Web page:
Sounding Off: Survival of the fittest is a mental game


Gerry Samuels, startup mentor

“I’m seeing some ballsy behavior by young companies not willing to give up.”

Quote from Gerry Samuels, a startup mentor and former-CEO of Mobile Travel Technologies, speaking on the InPhocus podcast this week in a discussion about tactics for startups to navigate tough times.

Each Friday, PhocusWire dissects and debates an industry trend or new development covered on our site that week.

One particular article this week demonstrated how fortunate some travel brands are to find themselves headquartered in countries that are offering comprehensive state support to keep businesses going.

GetYourGuide’s “zero bookings, zero layoffs” story is a great example of being in the right place and at the right time, taking advantage of a program that – in contrast to its competitor, Klook – will ensure there is some semblance of continuity in operations.

But the company’s experience will, sadly, be a rare one as the weeks and months ahead unravel and companies figure out what their chances of survival are going to be.

Gerry Samuels is fighting for this latter group.

His guidance of using the time to innovate and “up-skill” is a sound strategy to take, although it has a fair amount of assumption within it that operational issues and financial survival have been tended to.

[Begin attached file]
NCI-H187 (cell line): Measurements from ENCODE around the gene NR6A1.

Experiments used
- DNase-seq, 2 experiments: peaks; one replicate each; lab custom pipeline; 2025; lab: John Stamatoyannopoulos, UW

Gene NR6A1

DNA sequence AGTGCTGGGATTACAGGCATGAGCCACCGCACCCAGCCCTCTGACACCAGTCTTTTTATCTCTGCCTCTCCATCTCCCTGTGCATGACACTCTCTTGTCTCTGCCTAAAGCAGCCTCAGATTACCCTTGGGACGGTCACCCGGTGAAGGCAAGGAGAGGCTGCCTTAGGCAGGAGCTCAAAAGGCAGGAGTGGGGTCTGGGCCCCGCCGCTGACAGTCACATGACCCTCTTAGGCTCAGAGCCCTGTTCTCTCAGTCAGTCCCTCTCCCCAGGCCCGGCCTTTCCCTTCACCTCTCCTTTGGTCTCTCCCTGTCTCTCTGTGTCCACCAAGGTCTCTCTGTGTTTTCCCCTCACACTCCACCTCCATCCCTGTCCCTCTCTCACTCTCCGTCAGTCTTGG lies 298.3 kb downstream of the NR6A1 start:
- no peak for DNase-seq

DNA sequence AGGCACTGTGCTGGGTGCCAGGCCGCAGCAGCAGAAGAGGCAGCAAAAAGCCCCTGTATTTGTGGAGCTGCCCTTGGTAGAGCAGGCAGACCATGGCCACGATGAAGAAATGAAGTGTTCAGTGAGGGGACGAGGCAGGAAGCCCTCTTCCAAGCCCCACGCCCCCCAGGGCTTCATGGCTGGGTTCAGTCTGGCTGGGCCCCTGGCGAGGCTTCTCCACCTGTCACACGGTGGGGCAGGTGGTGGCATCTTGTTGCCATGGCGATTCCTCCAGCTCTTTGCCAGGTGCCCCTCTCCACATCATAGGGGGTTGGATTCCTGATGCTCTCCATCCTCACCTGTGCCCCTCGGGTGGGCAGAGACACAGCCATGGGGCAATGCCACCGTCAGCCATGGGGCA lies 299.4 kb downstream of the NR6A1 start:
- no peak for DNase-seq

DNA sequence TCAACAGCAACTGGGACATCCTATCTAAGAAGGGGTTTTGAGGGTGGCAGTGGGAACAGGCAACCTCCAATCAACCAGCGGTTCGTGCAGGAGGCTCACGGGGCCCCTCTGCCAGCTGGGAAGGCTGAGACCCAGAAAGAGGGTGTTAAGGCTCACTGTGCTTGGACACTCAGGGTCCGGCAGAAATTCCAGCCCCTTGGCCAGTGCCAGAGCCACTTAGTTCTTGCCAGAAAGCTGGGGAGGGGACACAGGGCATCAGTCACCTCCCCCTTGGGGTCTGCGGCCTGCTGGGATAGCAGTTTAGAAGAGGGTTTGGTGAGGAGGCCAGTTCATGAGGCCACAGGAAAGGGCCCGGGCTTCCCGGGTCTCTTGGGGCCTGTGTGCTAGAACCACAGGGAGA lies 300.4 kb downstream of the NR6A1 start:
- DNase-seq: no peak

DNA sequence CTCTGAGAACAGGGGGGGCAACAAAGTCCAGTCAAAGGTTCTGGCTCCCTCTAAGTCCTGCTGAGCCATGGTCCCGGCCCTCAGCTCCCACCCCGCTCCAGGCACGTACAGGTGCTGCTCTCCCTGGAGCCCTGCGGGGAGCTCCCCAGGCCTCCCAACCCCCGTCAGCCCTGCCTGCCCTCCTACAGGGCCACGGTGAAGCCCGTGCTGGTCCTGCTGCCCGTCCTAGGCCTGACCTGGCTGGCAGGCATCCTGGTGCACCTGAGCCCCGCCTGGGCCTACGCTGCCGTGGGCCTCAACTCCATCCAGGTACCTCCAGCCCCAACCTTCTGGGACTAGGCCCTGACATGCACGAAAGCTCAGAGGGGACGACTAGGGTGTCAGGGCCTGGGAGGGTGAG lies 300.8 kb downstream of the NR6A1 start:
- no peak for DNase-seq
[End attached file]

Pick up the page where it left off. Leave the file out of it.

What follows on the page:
The smart startups in the travel industry will be those that are able to consider their options quickly and move forward into a space that gives them time to breath.

The smarter ones are those with the ability to identify where the gaps are in their technology, partnership programs, communications and in-house training.

These holes needn’t be filled with expensive solutions, especially in the personal skills area where so much training is available online.

The most important role that founders and executive teams can take on now is disseminating the gaps quickly and identifying who is the best placed in an organization to take on the duty of solving the problem. 

It sounds like a far easier strategy to talk about than implement – but this is really the only route that companies can take (unless, as he notes, there is also resource available for altruistic activities).

* Here’s the full interview from the episode of InPhocus.

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